An article has come to my attention that claims conspiracy theorists are likely to be narcissists. Narcissism is a personality trait that includes excessive vanity, a grandiose opinion of one's own qualities and abilities; and sometimes these cover up internal low self-esteem. The word originates from Greek mythology, a story about a man who fell in love with his own image reflected in a pool of water. This new idea about conspiracy theorists comes from a study carried out by psychologists at the
. They conducted an online
correspondence with a number of people asking about their belief in popular
conspiracy theories, for instance: Were the moon landings faked? Do governments
carry out false flag terrorism on their own soil? etc. Alongside this they were
given a questionnaire that gauged their narcissistic personality traits. There
was a distinct correlation between those who scored high and those who were
open to conspiracy theoretical ideas. The lead author of the report, Dr
Aleksandra Cichocka said: "Narcissists
think that they are better than other people. At the same time, they are
convinced that others are constantly trying to undermine them. This fosters
paranoia and a conviction that others might conspire against them... We find
that people high in narcissism are more likely to believe in various conspiracy
theories. This does not mean that all narcissists believe in all conspiracies.
It also does not mean that everyone who believes in some conspiracy theories is
necessarily a narcissist." Interestingly, despite the statement from
the article's author: "In the
internet age conspiracy theories can incubate in quiet corners of the web, but
it may be psychological predispositions of believers which keep them alive,
rather than cold hard facts." There is almost no discussion of any
factual issue. They do refer to Dr David Grimes' explanation, as have I, see
here at about 46 minutes in: http://hpanwo-radio.blogspot.co.uk/2016/03/programme-179-podcast-marcus-allen.html.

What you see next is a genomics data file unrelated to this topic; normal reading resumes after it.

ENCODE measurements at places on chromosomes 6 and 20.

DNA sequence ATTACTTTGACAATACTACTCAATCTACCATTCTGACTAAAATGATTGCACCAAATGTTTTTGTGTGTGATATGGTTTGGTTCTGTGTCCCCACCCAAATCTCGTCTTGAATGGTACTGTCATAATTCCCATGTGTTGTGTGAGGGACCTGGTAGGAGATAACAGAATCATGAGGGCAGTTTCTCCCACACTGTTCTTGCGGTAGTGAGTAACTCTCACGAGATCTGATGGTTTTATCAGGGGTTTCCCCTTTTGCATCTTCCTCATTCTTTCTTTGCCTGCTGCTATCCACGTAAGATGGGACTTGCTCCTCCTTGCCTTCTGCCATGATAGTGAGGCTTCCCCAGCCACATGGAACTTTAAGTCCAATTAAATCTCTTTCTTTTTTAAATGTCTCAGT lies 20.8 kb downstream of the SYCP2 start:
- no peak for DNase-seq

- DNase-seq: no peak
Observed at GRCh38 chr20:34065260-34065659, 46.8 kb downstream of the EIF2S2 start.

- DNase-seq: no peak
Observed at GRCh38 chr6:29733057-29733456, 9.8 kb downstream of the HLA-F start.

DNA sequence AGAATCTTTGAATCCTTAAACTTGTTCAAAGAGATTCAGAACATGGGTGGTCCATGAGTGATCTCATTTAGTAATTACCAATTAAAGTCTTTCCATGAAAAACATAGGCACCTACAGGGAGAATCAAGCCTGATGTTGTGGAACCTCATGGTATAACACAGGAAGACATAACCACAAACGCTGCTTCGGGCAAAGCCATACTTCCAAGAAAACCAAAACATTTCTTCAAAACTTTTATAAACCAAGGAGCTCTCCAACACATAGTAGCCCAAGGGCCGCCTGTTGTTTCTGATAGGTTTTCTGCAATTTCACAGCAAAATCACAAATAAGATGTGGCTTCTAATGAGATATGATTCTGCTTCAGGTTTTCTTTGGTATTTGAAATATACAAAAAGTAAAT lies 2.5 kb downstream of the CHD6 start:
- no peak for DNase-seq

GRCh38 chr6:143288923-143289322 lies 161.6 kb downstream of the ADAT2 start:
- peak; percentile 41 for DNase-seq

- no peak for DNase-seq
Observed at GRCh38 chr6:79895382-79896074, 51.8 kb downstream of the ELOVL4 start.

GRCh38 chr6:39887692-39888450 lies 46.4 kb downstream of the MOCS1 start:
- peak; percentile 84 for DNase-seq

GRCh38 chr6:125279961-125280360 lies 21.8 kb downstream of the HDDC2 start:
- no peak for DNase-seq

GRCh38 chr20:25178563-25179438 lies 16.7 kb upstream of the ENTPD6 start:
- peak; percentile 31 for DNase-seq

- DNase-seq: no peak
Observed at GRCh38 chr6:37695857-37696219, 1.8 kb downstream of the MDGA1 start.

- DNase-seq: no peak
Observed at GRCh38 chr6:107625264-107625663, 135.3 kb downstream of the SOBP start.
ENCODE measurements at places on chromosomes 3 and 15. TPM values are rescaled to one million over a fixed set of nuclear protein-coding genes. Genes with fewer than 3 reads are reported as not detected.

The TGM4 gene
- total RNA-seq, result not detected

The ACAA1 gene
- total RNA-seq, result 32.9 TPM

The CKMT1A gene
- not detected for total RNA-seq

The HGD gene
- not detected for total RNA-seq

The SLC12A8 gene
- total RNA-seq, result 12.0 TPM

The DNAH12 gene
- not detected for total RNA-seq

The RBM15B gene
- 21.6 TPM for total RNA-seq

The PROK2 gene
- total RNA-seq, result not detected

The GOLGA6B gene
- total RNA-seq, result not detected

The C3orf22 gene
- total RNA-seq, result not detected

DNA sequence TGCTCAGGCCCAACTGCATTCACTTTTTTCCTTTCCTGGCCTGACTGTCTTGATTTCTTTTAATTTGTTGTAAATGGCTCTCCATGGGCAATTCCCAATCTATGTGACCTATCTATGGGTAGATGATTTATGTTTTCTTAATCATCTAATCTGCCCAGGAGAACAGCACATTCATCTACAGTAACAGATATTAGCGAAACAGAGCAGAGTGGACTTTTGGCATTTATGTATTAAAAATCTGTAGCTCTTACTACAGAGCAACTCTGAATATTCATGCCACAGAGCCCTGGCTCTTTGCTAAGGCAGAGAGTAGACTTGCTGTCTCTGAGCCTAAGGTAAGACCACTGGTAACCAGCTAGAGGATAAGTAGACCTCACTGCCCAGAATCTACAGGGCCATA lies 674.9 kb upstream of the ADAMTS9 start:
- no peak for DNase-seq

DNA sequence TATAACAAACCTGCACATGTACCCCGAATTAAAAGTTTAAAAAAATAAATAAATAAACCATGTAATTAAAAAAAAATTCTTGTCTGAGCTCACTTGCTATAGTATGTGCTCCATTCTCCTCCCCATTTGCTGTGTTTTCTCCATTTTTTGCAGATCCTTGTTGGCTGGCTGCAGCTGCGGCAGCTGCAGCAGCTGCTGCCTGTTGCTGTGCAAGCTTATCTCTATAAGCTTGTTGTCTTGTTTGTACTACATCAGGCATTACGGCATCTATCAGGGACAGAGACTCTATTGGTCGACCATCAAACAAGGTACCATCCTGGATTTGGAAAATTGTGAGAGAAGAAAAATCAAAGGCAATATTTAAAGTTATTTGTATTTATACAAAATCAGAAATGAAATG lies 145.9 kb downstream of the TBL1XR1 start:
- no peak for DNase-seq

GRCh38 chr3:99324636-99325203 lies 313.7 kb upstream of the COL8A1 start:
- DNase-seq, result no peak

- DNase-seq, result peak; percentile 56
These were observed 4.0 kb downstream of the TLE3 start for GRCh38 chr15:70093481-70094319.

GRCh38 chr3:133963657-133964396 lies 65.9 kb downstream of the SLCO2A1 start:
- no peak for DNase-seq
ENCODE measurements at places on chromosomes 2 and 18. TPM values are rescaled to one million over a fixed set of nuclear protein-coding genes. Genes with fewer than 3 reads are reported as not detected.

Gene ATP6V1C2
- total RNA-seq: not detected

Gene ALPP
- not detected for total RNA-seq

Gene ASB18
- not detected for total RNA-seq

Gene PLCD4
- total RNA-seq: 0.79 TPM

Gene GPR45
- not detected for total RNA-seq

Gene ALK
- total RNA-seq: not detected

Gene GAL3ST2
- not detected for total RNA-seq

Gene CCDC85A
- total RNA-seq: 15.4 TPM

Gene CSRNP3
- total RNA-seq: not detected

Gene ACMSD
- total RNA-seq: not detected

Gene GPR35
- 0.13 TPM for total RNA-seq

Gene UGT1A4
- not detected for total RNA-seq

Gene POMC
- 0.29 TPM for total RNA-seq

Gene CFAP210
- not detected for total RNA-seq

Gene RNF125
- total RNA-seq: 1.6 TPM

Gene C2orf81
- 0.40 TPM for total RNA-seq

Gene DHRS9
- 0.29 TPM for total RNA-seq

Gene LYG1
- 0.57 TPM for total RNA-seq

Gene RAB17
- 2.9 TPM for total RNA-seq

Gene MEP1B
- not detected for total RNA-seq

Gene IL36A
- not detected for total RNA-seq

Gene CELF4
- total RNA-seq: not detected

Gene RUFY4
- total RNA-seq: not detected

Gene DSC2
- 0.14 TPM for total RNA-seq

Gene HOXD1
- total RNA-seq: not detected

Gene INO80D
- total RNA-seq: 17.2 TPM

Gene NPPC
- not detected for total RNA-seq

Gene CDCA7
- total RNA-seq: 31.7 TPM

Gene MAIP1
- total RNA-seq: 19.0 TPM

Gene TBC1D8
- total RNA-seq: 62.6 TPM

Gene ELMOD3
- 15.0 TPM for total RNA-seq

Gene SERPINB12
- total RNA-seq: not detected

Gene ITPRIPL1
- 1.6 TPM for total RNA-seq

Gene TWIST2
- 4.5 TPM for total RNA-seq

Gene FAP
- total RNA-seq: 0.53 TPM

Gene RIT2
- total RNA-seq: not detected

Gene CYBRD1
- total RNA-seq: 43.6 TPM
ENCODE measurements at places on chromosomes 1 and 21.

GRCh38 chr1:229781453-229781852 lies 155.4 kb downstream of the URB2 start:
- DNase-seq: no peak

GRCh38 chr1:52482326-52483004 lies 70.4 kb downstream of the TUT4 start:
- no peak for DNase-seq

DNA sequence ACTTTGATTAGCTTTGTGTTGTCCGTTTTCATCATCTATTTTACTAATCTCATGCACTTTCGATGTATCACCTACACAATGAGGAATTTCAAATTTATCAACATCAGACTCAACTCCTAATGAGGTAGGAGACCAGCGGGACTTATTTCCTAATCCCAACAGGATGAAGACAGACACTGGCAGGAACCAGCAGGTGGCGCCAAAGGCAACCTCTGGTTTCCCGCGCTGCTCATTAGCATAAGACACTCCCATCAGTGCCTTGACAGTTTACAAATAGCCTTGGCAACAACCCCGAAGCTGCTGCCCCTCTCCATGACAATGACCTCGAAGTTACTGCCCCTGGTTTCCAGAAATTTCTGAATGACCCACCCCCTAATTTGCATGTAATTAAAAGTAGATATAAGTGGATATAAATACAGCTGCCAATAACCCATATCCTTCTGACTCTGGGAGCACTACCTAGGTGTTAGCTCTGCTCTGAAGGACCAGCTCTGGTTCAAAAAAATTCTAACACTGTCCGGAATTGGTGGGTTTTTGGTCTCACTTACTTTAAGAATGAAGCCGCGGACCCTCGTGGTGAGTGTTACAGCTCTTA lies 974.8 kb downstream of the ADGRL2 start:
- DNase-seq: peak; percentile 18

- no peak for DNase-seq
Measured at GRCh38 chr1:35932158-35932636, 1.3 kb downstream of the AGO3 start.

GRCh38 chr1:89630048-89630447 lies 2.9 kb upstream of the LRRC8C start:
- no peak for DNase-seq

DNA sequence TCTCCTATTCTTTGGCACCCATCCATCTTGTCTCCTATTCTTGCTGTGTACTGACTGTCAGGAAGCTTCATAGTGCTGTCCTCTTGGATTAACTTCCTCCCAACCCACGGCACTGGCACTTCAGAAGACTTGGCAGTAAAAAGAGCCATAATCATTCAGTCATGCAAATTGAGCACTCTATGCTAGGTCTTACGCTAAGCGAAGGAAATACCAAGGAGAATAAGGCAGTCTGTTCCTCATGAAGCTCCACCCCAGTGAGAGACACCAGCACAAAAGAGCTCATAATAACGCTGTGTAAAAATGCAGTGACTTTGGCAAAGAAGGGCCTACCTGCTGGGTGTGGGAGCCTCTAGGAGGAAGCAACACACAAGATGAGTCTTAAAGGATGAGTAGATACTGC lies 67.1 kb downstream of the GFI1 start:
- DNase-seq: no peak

It's only when you get down to the comments section that people start asking
the obvious question: What if some conspiracy theories are real? These days in the media, the comments are always far more
interesting than the newspaper articles. Source: http://www.dailymail.co.uk/sciencetech/article-3482408/Believe-conspiracy-theories-probably-narcissist-People-doubt-moon-landings-likely-selfish-attention-seeking.html.
I hope this study is mistaken because narcissists are usually very unpleasant
people. Their inflated ego tends to regard others as inferior and objects of
contempt; either that or the hidden low-self-esteem makes them feel others as
threatening and therefore to be treated with hostility. I decided to test
myself using this online survey: http://psychcentral.com/quizzes/narcissistic.htm.
I scored 14, which is dead on the median average. According to this test I am
not a narcissist. I'm sure readers will agree that my level of conspiracy
theory belief does not need additional testing. University
One name comes to mind that is very notable by its absence from the report: Prof. Karen Douglas. She is a top research psychologist, also from the
and she has conducted a thorough analysis of conspiracy theorists and what
makes us tick. She says: "My
primary research focus is on beliefs in conspiracy theories. Why are conspiracy
theories so popular? Who believes them? Why do people believe them? What are
some of the consequences of conspiracy theories and can such theories be
harmful?" See: https://www.kent.ac.uk/psychology/people/douglask/.
She has published a paper entitled Organizational
conspiracy theories and work-related outcomes; and I know only too well
what those outcomes can be, see: http://hpanwo-hpwa.blogspot.co.uk/2013/01/one-year-on.html.
She could use me as a guinea pig. I saw her give a live lecture at the British
Humanist Association's conspiracy theory conference in 2011 where she made it
clear that her focus was not on whether conspiracy theories are factually true
or false, only why people believe them. I responded by suggesting she carries
out a similar study on skeptics, but my sarcasm went right over her head, see: http://hpanwo.blogspot.co.uk/2011/09/british-humanist-association-conspiracy.html.
Nevertheless I have attempted to do one myself, see background links below. The
reason Prof. Douglas' name can't be found on that paper might be related to another
report she wrote in 2013 with a colleague Michael J Wood indicating that
conspiracy theorists are "more sane" than their detractors. This is
an extraordinary statement for somebody in her position to make. Does this
indicate that she is changing her mind? See: http://hpanwo-voice.blogspot.co.uk/2014/10/conspiracy-theorists-more-sane-than.html.
Next weekend I will be speaking at a conference alongside Prof. Douglas and I
hope I get the chance to ask her for more information on this matter, see: http://hpanwo-voice.blogspot.co.uk/2016/09/ben-emlyn-jones-at-assap-seriously.html.
University of Kent
See here for background: http://hpanwo-tv.blogspot.co.uk/2016/07/skeptics-who-are-they-why-are-they.html.http://hpanwo-tv.blogspot.co.uk/2012/05/challenge-to-skeptics-bust-spooky.html.